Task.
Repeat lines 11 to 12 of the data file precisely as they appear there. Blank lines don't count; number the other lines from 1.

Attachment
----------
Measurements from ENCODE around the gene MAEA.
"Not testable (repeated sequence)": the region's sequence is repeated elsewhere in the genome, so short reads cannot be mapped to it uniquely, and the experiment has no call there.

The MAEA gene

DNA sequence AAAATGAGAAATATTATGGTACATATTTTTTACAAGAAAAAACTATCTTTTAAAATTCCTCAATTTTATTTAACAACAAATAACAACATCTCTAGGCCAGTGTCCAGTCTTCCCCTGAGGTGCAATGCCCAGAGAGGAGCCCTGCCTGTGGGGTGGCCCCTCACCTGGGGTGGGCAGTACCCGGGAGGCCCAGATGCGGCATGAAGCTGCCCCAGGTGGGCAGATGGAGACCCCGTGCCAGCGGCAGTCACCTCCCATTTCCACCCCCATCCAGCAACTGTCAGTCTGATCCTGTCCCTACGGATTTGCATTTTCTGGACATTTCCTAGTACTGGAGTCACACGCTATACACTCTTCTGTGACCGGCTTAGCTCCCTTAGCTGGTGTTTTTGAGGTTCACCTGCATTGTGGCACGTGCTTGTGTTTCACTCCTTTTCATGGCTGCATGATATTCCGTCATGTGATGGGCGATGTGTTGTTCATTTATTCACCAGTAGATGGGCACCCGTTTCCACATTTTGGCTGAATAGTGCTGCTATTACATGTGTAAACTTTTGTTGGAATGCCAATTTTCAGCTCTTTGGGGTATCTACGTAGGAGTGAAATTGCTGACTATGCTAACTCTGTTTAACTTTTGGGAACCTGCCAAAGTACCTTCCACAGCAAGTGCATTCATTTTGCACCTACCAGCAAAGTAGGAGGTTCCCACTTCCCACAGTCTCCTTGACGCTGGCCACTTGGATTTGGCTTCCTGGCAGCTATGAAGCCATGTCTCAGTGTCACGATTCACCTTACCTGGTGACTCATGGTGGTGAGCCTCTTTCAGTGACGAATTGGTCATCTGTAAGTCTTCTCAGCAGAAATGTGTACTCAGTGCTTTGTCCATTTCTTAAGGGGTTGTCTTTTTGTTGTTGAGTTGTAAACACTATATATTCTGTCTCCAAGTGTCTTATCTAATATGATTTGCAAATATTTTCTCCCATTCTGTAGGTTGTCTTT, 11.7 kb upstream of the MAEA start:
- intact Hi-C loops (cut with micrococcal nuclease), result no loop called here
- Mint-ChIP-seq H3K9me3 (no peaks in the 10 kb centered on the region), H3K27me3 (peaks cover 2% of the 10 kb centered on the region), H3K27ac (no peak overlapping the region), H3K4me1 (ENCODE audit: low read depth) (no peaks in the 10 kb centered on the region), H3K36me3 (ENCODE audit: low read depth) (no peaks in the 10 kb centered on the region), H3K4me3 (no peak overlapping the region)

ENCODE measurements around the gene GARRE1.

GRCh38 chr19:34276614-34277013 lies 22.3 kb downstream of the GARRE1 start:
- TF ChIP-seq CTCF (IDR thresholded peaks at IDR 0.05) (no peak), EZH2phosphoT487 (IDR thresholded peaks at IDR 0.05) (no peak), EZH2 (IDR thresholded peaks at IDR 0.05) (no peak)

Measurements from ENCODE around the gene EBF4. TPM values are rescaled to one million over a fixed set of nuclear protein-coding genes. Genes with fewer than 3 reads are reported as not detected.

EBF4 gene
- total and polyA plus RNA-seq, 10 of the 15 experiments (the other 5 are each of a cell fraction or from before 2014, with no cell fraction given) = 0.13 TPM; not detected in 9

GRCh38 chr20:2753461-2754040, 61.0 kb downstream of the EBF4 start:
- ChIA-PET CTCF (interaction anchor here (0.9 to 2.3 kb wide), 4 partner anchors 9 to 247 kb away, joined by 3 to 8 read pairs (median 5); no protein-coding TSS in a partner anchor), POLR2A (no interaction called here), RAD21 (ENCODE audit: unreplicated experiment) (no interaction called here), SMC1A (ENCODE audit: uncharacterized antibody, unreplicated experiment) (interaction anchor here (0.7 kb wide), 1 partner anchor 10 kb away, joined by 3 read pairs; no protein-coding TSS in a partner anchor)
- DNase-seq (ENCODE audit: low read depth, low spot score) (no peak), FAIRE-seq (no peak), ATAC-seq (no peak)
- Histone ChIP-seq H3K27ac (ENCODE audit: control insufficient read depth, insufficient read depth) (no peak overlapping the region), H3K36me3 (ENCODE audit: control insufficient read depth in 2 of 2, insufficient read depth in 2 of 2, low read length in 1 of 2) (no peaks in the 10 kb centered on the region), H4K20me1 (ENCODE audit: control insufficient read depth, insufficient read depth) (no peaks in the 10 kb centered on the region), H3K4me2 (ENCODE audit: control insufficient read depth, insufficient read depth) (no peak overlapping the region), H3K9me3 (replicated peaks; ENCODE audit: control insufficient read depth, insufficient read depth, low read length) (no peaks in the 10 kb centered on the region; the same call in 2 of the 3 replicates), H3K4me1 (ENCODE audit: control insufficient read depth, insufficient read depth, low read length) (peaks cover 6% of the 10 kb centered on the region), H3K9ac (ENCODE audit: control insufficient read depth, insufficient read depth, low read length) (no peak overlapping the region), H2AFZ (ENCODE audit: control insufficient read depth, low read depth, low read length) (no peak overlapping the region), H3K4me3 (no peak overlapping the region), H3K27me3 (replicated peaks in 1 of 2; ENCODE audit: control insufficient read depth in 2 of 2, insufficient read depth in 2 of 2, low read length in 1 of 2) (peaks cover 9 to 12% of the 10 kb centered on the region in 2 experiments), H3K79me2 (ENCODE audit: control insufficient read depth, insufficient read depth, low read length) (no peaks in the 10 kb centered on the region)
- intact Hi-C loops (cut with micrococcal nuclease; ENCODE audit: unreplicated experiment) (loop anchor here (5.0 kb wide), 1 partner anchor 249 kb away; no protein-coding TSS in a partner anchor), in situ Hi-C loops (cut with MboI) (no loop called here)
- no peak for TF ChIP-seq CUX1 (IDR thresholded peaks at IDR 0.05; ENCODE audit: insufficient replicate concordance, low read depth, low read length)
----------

EBF4 gene
- total and polyA plus RNA-seq, 10 of the 15 experiments (the other 5 are each of a cell fraction or from before 2014, with no cell fraction given) = 0.13 TPM; not detected in 9